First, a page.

Our belief is that software is what drives hardware and if that would have come earlier we might be having a different conversation. But the fact is we are where we are.
The last numbers we announced at the end of March is that the Wii U had sold north of six million units on a worldwide basis. Our goal is to provide compelling content to drive that installed base. Because we know only with a large and vibrant installed base will third part really jump in with the range of their content.
Fils-Aime: 'The Wii U has a very long life ahead of it.'
Totilo: The company has lost money lately, which is unusual in its long history, and if you look at 3DS it started sluggishly, there was a dramatic price cut and that helped turn that business around. If someone comes to you and says, 'Reggie, just refresh, just start over, do a new console, do-over,' You say?
Fils-Aime: I say, 'No.' And the reason I say that is because we believe the Wii U has a very long life ahead of it. It's got great content coming that will help define the platform. For us, we think the 3DS is a very illustrative example. It wasn't just the price cut. It was having great content that started with Kart 7 and 3D Land and then progressed and created a larger and larger footprint.
We just launched Tomodachi Life. The Tomodachi Life numbers were significantly stronger than we had forecasted and planned. That's because it's a vibrant platform. That's exactly what we need to do with the Wii U, and we do believe that content like Splatoon, content like Hyrule Warriors, content like Mario Kart 8 that we just launched, content like Smash Bros. for Wii U, that is what is going to drive the installed base.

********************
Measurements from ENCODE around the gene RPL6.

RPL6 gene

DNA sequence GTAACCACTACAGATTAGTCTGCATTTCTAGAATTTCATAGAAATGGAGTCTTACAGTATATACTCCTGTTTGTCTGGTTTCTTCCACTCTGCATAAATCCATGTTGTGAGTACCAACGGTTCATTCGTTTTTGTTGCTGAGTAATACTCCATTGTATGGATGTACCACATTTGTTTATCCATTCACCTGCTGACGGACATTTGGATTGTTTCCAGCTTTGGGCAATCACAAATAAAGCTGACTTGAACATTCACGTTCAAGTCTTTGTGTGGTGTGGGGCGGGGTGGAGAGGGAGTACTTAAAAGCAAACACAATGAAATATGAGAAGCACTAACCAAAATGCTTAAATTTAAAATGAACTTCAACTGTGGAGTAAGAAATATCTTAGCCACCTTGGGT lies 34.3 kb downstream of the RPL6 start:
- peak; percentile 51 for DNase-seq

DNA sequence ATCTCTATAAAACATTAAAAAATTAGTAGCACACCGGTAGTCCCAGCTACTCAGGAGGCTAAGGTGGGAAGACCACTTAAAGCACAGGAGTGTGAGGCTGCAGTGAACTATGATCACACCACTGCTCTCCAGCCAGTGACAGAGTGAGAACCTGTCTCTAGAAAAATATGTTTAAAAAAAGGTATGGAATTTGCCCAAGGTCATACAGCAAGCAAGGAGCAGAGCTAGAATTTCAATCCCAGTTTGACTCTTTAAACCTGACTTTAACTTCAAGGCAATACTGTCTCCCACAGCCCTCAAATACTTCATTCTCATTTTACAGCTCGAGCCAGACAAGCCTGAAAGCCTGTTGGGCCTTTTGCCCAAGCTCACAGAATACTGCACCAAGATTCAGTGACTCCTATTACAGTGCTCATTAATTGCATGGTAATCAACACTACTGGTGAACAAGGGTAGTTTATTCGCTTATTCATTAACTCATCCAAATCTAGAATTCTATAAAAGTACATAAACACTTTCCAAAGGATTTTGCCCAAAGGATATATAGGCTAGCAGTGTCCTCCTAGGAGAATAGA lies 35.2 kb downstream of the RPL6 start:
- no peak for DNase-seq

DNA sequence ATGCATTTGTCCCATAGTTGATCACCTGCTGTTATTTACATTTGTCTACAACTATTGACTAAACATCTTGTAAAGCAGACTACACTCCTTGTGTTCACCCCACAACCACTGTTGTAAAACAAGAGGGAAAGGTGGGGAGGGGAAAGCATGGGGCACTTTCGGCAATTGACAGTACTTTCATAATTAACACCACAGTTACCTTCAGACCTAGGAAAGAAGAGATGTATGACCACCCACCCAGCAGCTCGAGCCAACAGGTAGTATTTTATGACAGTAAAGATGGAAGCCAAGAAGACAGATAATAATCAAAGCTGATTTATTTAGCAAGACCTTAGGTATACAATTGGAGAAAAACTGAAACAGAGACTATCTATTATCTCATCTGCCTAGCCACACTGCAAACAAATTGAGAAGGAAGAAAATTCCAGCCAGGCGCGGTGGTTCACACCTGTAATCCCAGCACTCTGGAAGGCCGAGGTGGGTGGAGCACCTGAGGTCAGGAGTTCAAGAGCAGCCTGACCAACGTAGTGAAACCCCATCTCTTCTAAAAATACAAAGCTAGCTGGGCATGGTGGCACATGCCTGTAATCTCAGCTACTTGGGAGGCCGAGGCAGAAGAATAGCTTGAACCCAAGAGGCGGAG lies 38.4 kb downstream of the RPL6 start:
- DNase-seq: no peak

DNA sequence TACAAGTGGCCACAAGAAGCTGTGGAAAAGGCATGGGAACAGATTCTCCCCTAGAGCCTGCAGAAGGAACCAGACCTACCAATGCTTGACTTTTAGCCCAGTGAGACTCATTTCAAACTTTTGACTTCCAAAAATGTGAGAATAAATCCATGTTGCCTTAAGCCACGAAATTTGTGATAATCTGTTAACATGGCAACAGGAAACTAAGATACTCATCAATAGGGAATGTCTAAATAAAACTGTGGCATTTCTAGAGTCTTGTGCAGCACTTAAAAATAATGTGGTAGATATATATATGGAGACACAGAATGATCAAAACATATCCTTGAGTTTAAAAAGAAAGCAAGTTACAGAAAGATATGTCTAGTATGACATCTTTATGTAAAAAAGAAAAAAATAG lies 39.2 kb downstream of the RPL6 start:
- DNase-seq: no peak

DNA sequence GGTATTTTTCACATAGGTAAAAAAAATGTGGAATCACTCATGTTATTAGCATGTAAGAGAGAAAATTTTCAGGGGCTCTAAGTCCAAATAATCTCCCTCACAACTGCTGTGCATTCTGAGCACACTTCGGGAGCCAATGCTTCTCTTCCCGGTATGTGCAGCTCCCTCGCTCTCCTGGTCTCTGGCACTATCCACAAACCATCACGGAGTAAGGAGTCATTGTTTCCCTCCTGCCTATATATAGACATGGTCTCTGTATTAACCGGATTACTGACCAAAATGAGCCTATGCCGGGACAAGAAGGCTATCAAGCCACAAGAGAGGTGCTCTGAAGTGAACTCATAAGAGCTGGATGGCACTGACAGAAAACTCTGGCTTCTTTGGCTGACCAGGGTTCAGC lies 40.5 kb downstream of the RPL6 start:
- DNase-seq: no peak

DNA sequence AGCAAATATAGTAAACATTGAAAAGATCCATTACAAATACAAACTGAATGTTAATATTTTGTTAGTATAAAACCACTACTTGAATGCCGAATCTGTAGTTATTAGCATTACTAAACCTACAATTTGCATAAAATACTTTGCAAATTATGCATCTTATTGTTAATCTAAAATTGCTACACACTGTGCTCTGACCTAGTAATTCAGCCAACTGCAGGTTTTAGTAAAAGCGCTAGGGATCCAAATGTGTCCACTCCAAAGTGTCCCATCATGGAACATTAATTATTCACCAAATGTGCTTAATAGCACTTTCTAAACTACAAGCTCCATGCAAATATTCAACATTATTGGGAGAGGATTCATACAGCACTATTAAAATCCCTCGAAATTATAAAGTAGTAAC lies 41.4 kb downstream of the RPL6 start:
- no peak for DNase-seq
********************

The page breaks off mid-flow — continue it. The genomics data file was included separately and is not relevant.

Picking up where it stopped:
Totilo: I don't know if it's going to drive the installed base, but Captain Toad [for Wii U] is my kind of game.
Fils-Aime: Captain Toad is a phenomenal game. A game I fought for to make sure we included it in this year's E3 is Yoshi's Woolly World. I saw that when I went to Japan earlier in the year. It's a fantastic game. And what's interesting is that for many more advanced gamers are going to say '-pbbbbt-, I don't want to play that.' But it's amazingly deep. There's a lot to that game that we haven't even shown yet. For me that's one of my personal favorites.
A day later, I was talking to Miyamoto in a joint interview that also included Shinya Takahashi, the head of the development teams at and near Nintendo that aren't overseen by Miyamoto.
I presented a similar query about the Wii U to them, mainly to Miyamoto, who I'm more familiar with. I told him that I felt that the Wii U was struggling but that I'd seen, perhaps as a result of that, a bolder, more experimental Nintendo at this year's show.
Just a few days before, I'd been playing some of his Wii U experiments, after all. And I'd played Splatoon, Nintendo's new, unusual third-person multiplayer-centric shooter.
So, yeah, I suggested to him, this feels like a bolder Nintendo.